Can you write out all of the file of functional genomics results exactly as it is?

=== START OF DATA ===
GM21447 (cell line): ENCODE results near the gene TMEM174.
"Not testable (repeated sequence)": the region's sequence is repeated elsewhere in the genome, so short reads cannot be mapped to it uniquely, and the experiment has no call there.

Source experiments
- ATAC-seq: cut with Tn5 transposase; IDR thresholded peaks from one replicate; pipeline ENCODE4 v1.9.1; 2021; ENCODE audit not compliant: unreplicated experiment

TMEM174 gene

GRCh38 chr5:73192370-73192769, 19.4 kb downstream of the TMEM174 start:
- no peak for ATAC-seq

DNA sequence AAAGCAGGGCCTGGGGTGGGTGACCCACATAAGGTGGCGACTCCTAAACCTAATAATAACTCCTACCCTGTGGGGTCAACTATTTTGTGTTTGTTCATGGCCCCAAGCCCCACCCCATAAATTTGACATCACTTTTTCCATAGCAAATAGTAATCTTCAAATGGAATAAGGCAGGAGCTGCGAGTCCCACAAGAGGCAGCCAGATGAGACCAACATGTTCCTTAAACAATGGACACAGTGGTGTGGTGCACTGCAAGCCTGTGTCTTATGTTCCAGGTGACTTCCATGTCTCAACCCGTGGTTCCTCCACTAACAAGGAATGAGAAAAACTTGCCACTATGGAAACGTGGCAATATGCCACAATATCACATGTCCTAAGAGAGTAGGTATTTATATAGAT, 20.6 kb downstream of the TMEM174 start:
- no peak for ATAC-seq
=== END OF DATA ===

GM21447 (cell line): ENCODE results near the gene TMEM174.
"Not testable (repeated sequence)": the region's sequence is repeated elsewhere in the genome, so short reads cannot be mapped to it uniquely, and the experiment has no call there.

Source experiments
- ATAC-seq: cut with Tn5 transposase; IDR thresholded peaks from one replicate; pipeline ENCODE4 v1.9.1; 2021; ENCODE audit not compliant: unreplicated experiment

TMEM174 gene

GRCh38 chr5:73192370-73192769, 19.4 kb downstream of the TMEM174 start:
- no peak for ATAC-seq

DNA sequence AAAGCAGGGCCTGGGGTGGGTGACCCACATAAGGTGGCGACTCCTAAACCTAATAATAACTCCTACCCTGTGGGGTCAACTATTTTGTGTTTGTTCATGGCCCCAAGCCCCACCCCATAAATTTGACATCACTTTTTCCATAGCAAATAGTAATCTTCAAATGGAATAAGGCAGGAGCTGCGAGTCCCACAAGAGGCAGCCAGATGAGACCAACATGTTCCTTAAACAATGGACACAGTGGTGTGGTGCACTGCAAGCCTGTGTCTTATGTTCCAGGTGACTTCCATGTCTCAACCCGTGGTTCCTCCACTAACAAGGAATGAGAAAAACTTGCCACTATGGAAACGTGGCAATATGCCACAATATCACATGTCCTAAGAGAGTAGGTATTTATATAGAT, 20.6 kb downstream of the TMEM174 start:
- no peak for ATAC-seq